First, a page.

Project Bliss is a community home in the heart of DFW, specializing in the treatment of internal pain presenting as eating and body issues. The demand for intensive programs is higher than ever, and it is important to find a place to heal. At Project Bliss we provide several levels of care, including:
Education and Outreach Initiatives
This facility is a non-profit 501(c)3, and it has been developed by the eating disorder community for the eating disorder community. Fees are much lower than facilities providing similar care, and sliding scale adjustments are available. We intend to offer many scholarships as we grow and receive continued generous gifts from donors.
Let Project Bliss be your home too. Please contact us at 1(800)789-7703 if you or someone you love may be struggling with these issues.
Whether you are struggling with an eating disorder, or you know someone who is, you need to know these facts. These disorders are often not at all what you think they are. It is not about appearance or food. It is not something that can easily be turned off.
1. An eating disorder is not about food. While food provides the focus and distraction of the disorder, it is only the surface issue. This focus on food provides a distraction from deeper emotional issues -- issues the person is not even aware they have. This person is struggling with emotional regulation. He or she does not recognize emotions well and does not cope with them appropriately.
2. Eating disorders are not about appearance. Body image, like food, provides a distraction from what is really going on inside. If a person is nervous about a test or a relationship (something out of a person's control), the body feels like a distraction that can be controlled and manipulated.
3. A person does not choose to have this problem. It is easy to feel like a person has gotten themselves into this mess and they can just decide to stop. This is not the case. The causes are both genetic and environmental in origin. The saying is "Genetics load the gun, and environment pulls the trigger". In any event, once a person is afflicted, they will need professional help to truly overcome the deep issues it brings.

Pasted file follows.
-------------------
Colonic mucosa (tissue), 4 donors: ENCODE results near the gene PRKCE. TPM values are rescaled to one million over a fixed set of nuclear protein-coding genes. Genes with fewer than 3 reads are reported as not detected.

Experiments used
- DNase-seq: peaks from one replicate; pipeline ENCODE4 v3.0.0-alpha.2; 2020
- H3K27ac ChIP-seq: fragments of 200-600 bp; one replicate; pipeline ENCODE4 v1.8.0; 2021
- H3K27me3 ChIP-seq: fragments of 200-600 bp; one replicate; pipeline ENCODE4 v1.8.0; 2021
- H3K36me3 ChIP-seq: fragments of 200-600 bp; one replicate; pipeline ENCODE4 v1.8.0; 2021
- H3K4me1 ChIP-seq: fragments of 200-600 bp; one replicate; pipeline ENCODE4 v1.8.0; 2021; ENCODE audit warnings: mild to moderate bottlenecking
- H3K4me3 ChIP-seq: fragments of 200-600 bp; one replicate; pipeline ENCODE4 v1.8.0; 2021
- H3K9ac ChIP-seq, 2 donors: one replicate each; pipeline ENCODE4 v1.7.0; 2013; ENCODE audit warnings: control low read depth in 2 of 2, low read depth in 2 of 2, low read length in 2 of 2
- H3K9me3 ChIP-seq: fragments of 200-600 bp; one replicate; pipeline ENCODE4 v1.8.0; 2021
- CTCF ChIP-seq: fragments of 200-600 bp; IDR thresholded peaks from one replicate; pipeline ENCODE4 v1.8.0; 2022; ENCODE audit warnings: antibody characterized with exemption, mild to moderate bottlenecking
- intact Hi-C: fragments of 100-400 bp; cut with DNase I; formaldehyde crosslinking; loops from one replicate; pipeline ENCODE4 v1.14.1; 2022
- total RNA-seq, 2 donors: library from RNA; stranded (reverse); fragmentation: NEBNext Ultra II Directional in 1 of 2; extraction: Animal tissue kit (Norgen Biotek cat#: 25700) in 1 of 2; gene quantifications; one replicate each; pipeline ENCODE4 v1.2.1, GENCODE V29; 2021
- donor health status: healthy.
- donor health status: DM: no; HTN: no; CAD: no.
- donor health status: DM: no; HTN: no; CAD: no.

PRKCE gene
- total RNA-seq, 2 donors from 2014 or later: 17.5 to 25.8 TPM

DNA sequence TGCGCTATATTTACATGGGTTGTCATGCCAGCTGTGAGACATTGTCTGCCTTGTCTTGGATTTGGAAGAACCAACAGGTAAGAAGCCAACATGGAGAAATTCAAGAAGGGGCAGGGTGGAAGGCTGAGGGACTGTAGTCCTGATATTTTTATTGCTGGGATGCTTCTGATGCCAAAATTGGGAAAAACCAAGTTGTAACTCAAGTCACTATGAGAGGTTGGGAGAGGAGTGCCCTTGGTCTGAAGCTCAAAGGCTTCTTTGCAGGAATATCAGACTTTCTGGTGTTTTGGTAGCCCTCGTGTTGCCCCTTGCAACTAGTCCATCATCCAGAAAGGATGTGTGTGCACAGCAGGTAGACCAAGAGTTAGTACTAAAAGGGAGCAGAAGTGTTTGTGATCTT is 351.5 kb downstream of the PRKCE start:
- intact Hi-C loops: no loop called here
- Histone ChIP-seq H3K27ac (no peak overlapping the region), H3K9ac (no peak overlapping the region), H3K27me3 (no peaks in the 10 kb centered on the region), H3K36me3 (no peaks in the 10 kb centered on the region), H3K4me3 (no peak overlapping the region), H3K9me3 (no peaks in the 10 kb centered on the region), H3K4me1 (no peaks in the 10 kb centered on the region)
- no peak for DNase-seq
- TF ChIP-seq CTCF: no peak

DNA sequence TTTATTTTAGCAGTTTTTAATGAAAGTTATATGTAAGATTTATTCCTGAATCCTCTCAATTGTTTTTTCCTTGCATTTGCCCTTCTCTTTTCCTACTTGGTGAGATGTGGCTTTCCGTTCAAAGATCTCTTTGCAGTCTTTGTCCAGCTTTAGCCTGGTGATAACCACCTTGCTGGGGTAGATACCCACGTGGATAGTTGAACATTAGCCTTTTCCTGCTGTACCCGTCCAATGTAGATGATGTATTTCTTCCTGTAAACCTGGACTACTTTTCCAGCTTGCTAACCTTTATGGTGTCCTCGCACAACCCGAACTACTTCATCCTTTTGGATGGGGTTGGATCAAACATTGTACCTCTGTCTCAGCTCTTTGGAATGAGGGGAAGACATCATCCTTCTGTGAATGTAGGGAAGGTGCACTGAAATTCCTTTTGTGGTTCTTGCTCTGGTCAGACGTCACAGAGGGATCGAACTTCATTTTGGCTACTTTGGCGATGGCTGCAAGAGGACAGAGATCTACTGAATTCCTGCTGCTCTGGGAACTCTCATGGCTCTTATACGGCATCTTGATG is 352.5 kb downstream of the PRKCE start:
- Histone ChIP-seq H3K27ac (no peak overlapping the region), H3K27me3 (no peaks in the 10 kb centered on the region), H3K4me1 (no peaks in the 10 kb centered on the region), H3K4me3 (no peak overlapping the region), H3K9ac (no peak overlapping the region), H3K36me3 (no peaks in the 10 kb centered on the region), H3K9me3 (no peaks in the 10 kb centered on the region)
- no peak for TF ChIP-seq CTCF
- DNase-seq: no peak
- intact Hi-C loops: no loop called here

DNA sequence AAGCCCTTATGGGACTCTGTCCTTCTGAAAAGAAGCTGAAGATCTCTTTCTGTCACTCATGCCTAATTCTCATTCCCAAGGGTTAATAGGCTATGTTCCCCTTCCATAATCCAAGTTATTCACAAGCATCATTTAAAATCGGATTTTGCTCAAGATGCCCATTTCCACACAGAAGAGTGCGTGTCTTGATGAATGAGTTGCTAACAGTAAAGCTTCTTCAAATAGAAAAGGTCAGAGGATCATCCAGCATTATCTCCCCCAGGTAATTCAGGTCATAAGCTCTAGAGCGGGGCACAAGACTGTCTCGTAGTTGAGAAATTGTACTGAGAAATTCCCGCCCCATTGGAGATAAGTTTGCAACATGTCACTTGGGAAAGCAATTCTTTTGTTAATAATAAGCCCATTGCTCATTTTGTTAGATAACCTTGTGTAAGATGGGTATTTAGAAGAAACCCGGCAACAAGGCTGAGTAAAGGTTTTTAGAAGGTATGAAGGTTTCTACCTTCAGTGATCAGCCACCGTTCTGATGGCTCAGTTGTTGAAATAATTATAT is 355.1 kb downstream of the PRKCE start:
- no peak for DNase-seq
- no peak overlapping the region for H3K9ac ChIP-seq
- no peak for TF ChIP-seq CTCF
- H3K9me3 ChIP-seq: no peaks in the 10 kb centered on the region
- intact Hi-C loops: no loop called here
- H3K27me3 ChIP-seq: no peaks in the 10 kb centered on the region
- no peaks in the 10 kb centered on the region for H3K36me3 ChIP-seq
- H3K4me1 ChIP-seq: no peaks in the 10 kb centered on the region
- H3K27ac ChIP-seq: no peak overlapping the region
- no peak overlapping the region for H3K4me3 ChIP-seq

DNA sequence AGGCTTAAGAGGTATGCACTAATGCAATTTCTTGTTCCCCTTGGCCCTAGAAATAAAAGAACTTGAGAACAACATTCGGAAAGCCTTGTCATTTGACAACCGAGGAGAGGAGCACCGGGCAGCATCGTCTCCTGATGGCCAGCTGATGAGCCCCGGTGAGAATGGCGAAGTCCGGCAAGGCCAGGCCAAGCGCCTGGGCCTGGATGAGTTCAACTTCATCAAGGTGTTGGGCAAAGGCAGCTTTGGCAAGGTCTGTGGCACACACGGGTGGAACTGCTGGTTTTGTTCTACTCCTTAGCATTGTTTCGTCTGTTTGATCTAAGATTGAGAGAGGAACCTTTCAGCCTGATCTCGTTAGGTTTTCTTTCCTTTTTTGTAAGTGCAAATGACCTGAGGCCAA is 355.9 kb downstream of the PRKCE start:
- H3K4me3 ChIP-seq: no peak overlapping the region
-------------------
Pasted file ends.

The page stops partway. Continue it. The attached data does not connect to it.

4. This problem affects at least one in five women and at least one million men. Look around you. Think of the women in your life--you know someone who is dealing with these issues, whether you realize it or not. If you think someone is struggling, there is a good chance they are. Realize this, people with anorexia do eat (it is just not enough), and not all people with bulimia throw up (some overexercise, use laxatives, etc.). There are many other types of disorders besides these two. There are issues like compulsive overeating, binge eating , orthorexia (obsession with health and healthy eating). I have seen many people go unnoticed because their disorder wasn't obvious enough.
5. Eating disorders are the most fatal of all psychological disorders. People get lulled into complacency when they know someone who isn't too skinny. Be aware that the majority of people dealing with these disorders are not underweight. Some are above ideal body weight range. Those who struggle with purging can be at an even higher risk of cardiac death than many low weight anorexics. Regardless, suicide is a common cause of death in those who struggle with eating disorders. You must take it very seriously.
If you would like to learn more about eating disorders , click this link to visit a site dedicated to detailed information on these struggles. It will help you better understand the behaviors and underlying issues of those afflicted. It also provides information on how to confront and support friends or family members you may suspect are dealing with this problem. The most important thing to remember is to act--whether it is you or someone you know who is struggling. Do not ignore this issue.
Contact us with any questions about eating and mental health issues. You or someone you know may be in need of outpatient eating disorder treatment.
Jennifer Pereira LPC, RD - Counselor & Dietitian
1. Do you worry that you have lost control over how much you eat?
2. Do you make yourself sick (or use laxatives/exercise) if you feel uncomfortably full?
3. Do you currently suffer with or suffered in the past with eating issues?
4. Do you ever eat in secret?
5. Does your weight affect how you feel about yourself?
If you answered yes to any of these questions, or if you are not satisfied with your current eating patterns, contact us for more information.